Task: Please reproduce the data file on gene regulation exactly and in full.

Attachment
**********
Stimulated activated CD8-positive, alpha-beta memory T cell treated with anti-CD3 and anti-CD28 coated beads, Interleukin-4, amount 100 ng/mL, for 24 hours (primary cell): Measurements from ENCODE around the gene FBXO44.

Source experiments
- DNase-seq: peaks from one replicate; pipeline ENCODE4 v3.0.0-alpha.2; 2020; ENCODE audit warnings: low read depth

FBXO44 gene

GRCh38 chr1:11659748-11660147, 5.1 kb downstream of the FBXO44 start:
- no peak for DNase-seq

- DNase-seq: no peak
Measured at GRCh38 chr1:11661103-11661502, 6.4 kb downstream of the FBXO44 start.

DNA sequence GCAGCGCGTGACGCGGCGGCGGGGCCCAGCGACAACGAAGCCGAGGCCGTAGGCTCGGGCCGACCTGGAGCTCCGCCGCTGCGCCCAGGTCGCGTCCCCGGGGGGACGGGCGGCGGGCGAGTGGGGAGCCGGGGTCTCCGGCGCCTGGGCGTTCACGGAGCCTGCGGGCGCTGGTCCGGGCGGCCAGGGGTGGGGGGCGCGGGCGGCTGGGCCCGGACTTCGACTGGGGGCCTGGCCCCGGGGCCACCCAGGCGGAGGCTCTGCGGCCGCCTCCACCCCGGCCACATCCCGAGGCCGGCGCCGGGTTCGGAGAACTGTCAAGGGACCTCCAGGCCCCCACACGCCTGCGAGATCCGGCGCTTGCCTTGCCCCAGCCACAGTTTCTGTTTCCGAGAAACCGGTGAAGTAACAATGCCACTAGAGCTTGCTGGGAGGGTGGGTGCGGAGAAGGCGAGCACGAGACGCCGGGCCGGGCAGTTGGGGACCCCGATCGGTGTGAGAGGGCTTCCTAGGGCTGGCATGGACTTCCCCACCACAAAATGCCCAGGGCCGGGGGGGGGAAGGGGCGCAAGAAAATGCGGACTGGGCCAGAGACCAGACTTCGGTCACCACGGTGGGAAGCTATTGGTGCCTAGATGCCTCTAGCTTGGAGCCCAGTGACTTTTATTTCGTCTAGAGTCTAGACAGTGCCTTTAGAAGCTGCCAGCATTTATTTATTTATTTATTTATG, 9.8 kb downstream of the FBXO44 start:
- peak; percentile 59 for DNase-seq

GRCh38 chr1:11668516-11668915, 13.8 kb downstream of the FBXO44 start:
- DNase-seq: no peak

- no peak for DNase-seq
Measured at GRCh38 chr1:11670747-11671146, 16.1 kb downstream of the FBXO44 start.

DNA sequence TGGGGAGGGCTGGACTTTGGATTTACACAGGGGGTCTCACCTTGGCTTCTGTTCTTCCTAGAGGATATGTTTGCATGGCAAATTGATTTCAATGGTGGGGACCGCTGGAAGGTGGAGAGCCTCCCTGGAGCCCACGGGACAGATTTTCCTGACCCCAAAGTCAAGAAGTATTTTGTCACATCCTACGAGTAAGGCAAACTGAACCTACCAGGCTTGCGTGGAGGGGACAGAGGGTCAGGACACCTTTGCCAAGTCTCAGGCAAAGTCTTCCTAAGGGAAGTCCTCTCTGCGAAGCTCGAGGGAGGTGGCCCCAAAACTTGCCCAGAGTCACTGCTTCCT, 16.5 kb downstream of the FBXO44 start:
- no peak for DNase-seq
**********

Stimulated activated CD8-positive, alpha-beta memory T cell treated with anti-CD3 and anti-CD28 coated beads, Interleukin-4, amount 100 ng/mL, for 24 hours (primary cell): Measurements from ENCODE around the gene FBXO44.

Source experiments
- DNase-seq: peaks from one replicate; pipeline ENCODE4 v3.0.0-alpha.2; 2020; ENCODE audit warnings: low read depth

FBXO44 gene

GRCh38 chr1:11659748-11660147, 5.1 kb downstream of the FBXO44 start:
- no peak for DNase-seq

- DNase-seq: no peak
Measured at GRCh38 chr1:11661103-11661502, 6.4 kb downstream of the FBXO44 start.

DNA sequence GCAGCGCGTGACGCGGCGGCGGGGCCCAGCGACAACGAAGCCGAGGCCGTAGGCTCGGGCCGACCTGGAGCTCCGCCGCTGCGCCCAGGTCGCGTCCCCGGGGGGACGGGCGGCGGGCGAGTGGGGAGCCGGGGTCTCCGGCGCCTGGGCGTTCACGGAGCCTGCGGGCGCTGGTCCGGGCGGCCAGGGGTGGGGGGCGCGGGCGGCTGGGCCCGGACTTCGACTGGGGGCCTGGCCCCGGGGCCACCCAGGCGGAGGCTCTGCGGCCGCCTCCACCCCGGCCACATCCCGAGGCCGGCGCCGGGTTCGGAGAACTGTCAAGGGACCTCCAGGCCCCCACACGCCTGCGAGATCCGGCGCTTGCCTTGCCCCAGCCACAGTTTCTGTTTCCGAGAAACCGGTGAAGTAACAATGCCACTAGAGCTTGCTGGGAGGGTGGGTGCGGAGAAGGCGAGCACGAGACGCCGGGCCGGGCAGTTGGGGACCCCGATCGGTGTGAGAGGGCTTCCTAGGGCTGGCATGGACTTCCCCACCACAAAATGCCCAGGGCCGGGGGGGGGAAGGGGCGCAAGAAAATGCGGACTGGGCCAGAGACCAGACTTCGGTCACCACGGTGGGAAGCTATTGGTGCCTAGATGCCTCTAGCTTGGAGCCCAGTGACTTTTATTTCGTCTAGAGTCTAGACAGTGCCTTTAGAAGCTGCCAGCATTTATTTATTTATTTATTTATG, 9.8 kb downstream of the FBXO44 start:
- peak; percentile 59 for DNase-seq

GRCh38 chr1:11668516-11668915, 13.8 kb downstream of the FBXO44 start:
- DNase-seq: no peak

- no peak for DNase-seq
Measured at GRCh38 chr1:11670747-11671146, 16.1 kb downstream of the FBXO44 start.

DNA sequence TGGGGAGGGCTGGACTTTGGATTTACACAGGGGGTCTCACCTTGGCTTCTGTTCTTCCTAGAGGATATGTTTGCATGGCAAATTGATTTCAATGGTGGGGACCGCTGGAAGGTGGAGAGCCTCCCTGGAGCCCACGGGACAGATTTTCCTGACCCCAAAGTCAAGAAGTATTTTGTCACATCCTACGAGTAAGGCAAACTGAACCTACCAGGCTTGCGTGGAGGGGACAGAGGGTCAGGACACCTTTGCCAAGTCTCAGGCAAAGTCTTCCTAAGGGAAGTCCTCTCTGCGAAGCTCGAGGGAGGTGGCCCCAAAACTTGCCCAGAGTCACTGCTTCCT, 16.5 kb downstream of the FBXO44 start:
- no peak for DNase-seq